CAD was traditionally considered to occur less frequently in cyanotic CHD, as these patients have dilated coronary arteries with increased basal flow and the potential for hyperemia, as well as decreased coronary atherogenesis due to the beneficial effects of increased nitric oxide levels, decreased platelets, hypocholesterolemia and hyperbilirubinemia [14]. But as the cyanotic CHD population ages and is further exposed to risk factors, newer large studies demonstrate that these patients have the same, if not increased, risk for CAD and should therefore be treated accordingly in terms of awareness, screening and prevention strategies [15].

Symptomatology may not be very helpful in suspecting CAD in patients with CHD as it can be insidious, nonspecific and mistakenly attributed to residual abnormalities, such as ventricular volume and pressure overload, great vessel dilation, external compression, or coronary artery anomalies [4]. Moreover, classic angina may not manifest even in the presence of significant CAD due to impaired autonomic function after CHD surgery [16]. Increased vigilance and education of physicians and patients are needed in order to suspect and correctly interpret symptoms and proceed to adequate diagnostic workup in this patient population. In view of the paucity and ambiguity of symptoms, coronary angiography should be performed before elective CHD surgery in older subjects with cardiovascular risk factors [4], in analogy with patients undergoing valvular heart surgery [17]. On the other hand, CHD was not recognized in 2 of our CAD patients prior to coronary intervention. Therefore, complete workup for coexistence of congenital defects is advised in CAD patients, as presence of CHD may influence timing and mode of CAD intervention.

Revascularization in CAD is advocated in the setting of ischemic symptoms, left ventricular dysfunction, or left main coronary artery involvement, according to specific guidelines in the general population [18]. Such guidelines may not entirely apply to adult CHD with possible pre-existing myocardial injury and dysfunction due to suboptimal myocardial protection during cardiopulmonary bypass, prolonged cyanosis, chronic ventricular volume overload or interventricular interaction [19]. PCI has been used successfully to treat CAD in the setting of repaired CHD [20], while CABG may be performed concomitantly with elective CHD repair with good survival and late outcome [21]. Treating CAD by PCI prior to CHD surgery may significantly shorten the duration of the operation, on the other hand, CABG including grafting of the left internal mammary artery to the left anterior descending artery has a survival benefit compared to PCI in complex patients [22] and may be performed at the time of CHD repair. Number and nature of previous operations, increased risk and difficulty of CABG in the reoperation setting, and anticipated future reoperations for CHD need to be taken into account during decisions about surgical or interventional revascularization in these complex patients. These are probably some of the reasons why PCI was used more frequently than CABG in our cohort.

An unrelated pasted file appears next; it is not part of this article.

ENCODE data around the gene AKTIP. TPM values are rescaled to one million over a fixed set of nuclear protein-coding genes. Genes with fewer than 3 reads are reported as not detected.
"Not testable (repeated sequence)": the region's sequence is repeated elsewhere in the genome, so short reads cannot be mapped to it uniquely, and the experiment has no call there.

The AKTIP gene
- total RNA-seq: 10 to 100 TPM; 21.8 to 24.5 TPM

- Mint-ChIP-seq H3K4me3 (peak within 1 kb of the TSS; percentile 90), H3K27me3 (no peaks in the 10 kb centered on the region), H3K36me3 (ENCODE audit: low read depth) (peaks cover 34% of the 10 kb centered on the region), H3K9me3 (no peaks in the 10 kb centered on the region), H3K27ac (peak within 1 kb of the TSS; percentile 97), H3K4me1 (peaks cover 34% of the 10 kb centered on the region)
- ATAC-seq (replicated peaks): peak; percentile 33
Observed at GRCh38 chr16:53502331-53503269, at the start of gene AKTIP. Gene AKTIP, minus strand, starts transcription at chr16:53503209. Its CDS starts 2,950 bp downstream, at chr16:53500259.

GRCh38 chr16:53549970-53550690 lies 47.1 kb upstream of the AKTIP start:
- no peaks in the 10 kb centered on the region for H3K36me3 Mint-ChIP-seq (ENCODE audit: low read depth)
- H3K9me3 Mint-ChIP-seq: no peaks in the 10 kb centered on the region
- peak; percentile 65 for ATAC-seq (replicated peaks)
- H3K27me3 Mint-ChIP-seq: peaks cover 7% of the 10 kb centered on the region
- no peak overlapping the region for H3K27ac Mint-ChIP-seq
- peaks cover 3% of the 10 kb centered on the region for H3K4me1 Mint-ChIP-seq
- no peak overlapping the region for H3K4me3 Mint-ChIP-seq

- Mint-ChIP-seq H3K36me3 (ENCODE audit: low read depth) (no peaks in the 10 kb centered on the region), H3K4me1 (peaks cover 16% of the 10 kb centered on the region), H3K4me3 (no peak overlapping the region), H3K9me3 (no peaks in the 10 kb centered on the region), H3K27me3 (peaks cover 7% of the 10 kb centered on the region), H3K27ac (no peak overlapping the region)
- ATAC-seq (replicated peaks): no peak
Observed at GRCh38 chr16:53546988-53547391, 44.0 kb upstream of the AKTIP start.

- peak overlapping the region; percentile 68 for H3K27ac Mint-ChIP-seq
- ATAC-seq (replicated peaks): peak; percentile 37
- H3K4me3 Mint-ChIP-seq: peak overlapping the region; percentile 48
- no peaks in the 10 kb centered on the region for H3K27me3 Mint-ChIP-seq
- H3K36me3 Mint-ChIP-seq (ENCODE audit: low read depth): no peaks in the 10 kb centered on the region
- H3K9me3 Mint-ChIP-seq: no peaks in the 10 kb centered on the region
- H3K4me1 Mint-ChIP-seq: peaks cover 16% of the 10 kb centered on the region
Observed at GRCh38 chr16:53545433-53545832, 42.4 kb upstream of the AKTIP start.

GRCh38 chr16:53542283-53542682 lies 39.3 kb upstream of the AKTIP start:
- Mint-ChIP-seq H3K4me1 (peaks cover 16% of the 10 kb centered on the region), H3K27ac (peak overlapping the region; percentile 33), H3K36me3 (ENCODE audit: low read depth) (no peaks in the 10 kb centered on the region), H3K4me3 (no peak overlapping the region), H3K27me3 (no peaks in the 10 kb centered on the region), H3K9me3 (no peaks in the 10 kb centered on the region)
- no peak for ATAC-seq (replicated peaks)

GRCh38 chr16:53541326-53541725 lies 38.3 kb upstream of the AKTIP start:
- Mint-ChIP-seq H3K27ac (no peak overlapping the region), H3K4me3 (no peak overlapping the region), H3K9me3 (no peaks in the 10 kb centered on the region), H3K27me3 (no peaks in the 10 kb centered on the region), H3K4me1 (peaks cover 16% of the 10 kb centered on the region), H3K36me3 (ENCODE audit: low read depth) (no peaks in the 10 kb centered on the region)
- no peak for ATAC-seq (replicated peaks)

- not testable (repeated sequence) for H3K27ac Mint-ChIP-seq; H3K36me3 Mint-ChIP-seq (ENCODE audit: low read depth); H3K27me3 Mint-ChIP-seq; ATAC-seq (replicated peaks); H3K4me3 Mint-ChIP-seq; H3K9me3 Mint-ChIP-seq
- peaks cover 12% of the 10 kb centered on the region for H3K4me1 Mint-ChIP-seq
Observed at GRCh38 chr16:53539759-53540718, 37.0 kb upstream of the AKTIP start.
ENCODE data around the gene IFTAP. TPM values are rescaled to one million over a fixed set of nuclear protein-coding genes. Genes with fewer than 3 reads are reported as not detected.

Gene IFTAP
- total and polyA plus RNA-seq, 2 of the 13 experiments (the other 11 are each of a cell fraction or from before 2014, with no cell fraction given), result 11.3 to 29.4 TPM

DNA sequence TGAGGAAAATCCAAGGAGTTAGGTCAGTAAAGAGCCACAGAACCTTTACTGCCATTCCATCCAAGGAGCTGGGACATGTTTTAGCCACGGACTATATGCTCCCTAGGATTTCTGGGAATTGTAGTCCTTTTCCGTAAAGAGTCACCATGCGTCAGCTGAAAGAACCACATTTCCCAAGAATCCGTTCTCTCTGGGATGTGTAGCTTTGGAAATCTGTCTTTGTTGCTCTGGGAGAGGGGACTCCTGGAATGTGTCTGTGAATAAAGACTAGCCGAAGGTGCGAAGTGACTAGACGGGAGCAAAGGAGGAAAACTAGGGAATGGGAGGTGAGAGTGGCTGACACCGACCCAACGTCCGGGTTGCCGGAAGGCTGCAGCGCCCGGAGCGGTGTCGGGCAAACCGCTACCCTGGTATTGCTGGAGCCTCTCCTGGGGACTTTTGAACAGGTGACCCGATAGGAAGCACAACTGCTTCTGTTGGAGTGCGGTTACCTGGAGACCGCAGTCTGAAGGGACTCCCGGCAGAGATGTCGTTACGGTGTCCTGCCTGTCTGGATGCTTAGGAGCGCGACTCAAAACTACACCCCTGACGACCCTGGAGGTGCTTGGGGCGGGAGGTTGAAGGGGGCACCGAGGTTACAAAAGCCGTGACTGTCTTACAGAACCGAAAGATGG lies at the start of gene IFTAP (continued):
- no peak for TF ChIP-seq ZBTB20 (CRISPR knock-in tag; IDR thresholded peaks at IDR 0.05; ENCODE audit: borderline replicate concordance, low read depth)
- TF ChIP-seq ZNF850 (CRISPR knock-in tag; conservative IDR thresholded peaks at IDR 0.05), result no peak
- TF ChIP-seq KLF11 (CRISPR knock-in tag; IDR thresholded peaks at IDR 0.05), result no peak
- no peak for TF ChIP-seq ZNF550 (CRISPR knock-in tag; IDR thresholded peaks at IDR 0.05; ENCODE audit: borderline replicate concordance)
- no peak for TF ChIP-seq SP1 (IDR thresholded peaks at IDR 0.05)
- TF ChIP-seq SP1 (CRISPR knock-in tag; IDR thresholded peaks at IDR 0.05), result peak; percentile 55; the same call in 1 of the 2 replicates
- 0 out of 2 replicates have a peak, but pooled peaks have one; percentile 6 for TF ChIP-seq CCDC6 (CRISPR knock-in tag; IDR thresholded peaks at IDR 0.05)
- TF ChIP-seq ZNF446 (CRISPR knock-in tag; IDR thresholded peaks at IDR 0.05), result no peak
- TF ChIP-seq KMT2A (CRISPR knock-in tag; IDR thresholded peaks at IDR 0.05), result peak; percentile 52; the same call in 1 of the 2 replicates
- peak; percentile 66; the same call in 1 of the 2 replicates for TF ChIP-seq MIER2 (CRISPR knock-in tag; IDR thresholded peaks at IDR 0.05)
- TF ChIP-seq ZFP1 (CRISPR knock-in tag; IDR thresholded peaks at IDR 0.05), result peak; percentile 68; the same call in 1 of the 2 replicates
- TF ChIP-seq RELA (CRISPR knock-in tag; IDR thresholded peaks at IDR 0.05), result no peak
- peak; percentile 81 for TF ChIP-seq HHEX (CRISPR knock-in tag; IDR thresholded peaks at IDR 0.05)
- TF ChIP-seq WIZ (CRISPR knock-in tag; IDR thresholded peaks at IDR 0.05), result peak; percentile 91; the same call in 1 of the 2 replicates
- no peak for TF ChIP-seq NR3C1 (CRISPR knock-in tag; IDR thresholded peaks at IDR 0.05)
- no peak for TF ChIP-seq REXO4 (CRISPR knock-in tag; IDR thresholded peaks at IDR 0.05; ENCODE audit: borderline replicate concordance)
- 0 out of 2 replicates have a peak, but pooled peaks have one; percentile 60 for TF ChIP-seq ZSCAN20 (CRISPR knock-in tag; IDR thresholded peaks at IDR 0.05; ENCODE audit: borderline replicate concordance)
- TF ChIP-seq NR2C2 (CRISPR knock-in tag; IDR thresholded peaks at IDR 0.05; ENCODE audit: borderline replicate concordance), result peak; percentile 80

Dual antiplatelet therapy may carry increased risk in adults with CHD due to the common use of anticoagulants to treat chronic atrial fibrillation in this population as well as the hemorrhagic diathesis of complex and cyanotic patients [23]. If PCI is indicated, newer generation stents (thin strut) should probably be used as shorter duration dual antiplatelet therapy is required.

MI is increasingly occurring in our ageing adult CHD patients, possibly with higher incidence and mortality compared to the general population [24]. Significant CAD was an independent risk factor for mortality in adults with repaired TOF, a large percentage of whom had left ventricular dysfunction at CAD diagnosis [20]. Although the cause of left ventricular dysfunction may be multifactorial and related to CHD, early detection and revascularization may positively influence the outcome of these patients.

This study has several limitations. It is a small retrospective study with non-homogeneous population in terms of original diagnosis, clinical picture and management. Patients were identified based on the recollection of their physicians and their being followed by both the adult CHD and the adult cardiology departments, therefore the actual prevalence of CAD in adults with CHD may have been underestimated in this study. The decision to perform coronary angiography was not part of a protocol but rather the decision of the primary cardiologist in response to symptoms or during a preoperative or necessary hemodynamic evaluation. As coronary angiography is not routinely performed in our patients, asymptomatic or minimally symptomatic CAD may have been overlooked.

5  Conclusions

As advances in medical and surgical management of CHD improve the long-term survival of these patients, acquired CAD is increasingly recognized as this population ages and acquires cardiovascular risk factors. Increased awareness of physicians and patients, screening and detection strategies and adequate preventive and therapeutic management are required in order to improve cardiovascular morbidity and mortality in adult CHD patients. Careful assessment and selection of a combination of medical, transcatheter and surgical treatment are warranted for optimization of outcome for this complex patient population.

Availability of Data and Materials: All data used in the study can be accessed after request to the authors.

Author Contributions: SCA and SB were involved with conceptualizing the idea. SCA and ES performed data acquisition and data analysis and drafted the manuscript. SB, DT and KT helped in drafting and revising the manuscript critically. All authors approve the submitted and final version of the manuscript.

Funding Statement: The authors received no specific funding for this study.

Conflicts of Interest: The authors declare that they have no conflicts of interest with the contents of this article.